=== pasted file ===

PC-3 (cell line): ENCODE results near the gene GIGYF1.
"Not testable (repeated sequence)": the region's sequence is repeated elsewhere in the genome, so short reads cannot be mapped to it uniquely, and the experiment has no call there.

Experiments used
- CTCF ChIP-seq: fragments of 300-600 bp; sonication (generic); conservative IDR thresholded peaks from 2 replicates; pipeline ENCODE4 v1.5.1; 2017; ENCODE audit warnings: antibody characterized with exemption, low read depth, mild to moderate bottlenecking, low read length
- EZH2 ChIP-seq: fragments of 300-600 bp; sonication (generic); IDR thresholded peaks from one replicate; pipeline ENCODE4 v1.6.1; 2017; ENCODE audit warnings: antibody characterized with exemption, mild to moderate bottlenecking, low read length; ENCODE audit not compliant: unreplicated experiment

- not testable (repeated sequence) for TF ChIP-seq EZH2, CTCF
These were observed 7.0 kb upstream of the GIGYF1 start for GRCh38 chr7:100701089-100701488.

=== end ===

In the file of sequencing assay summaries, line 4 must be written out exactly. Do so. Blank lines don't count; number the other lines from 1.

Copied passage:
- CTCF ChIP-seq: fragments of 300-600 bp; sonication (generic); conservative IDR thresholded peaks from 2 replicates; pipeline ENCODE4 v1.5.1; 2017; ENCODE audit warnings: antibody characterized with exemption, low read depth, mild to moderate bottlenecking, low read length